If you ask broad questions such as ‘How am I doing as captain?’ you’ll tend to get very general and not very helpful remarks. So drill down with specific questions: Do you find my management style works well for you? Does anything I do get in your way or make things difficult for you? How can I make your experience on board better? What could we do differently? How can we improve the way we work together? What do I do that you appreciate, and what drives you mad? What would you change about me, if you could wave a magic wand?

If you’re really nervous about asking your current crew, you could try asking some who have worked with you and then left (assuming you are on good enough terms to do this). These people are a goldmine of information about what they thought of your leadership style and can help you pinpoint any problems as they might be more likely to give you straight answers now they are no longer working under you.

Allow people to give you anonymous feedback if they prefer to do so. There may well be things they would like to know, but are not brave enough to say them to your face, so you could have a written feedback form they can fill out if they wish to do this as well.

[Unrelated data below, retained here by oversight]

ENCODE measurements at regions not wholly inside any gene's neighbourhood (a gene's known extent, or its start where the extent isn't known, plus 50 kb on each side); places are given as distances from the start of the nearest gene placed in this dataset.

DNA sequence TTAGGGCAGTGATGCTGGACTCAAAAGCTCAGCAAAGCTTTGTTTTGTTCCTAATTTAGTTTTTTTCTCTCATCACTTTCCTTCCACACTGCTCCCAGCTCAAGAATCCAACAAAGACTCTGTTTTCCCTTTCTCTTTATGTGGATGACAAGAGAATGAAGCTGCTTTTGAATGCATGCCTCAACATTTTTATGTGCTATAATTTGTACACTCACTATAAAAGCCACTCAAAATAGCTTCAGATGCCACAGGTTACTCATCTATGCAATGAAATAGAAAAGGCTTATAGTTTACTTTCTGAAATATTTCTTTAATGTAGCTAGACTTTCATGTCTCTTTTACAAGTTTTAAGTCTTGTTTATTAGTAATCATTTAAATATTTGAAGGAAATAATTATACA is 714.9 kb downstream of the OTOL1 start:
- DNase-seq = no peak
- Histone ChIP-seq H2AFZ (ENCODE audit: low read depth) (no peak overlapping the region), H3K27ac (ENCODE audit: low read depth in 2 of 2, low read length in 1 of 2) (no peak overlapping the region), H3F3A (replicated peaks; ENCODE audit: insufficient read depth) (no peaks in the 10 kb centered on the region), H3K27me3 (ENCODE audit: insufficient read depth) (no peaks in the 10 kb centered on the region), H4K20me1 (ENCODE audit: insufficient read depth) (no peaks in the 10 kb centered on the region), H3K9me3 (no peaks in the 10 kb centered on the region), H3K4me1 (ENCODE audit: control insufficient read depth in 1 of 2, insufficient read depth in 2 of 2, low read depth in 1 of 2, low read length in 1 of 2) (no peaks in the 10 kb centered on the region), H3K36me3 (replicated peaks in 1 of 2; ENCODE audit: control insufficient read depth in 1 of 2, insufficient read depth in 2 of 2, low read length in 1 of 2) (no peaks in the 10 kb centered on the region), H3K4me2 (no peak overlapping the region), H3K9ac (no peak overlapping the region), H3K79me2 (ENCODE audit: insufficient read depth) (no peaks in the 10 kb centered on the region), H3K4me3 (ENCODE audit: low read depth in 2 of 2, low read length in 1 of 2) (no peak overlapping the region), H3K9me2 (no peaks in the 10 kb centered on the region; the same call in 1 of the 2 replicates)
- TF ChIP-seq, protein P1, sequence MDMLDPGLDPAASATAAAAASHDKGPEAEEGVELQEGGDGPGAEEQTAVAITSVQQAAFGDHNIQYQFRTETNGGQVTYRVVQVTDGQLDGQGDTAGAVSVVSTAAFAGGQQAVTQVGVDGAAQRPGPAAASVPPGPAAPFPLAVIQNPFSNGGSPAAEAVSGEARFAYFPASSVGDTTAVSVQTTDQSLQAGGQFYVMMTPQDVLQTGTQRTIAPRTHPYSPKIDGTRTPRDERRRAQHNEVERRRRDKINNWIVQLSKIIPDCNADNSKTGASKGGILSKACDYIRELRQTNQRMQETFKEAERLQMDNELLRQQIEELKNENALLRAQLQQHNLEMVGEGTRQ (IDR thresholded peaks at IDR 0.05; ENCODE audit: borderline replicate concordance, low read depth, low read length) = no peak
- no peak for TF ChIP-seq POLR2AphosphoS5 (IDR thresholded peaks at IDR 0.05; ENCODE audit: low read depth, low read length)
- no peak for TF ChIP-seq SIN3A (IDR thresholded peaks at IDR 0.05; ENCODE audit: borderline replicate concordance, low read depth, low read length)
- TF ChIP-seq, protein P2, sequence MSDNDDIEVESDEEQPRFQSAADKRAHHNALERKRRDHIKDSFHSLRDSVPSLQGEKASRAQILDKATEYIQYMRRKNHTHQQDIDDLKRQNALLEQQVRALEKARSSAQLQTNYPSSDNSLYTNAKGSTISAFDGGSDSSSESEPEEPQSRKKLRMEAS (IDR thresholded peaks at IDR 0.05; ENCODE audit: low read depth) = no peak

When you have the ‘results’, try not to let your pride get in the way of acting positively on the aspects that you believe need the most work. Come up with an action plan and share this with the team so they know you are taking their feedback seriously.

Many insecure leaders fall into the trap of believing they’re above asking for feedback from their subordinates, but remember, you give feedback to your crew in order to improve their performance, so it’s perfectly natural to ask them to do the same for you.

Have you ever asked your crew for feedback about you? How did it go? Let us know in the comments below!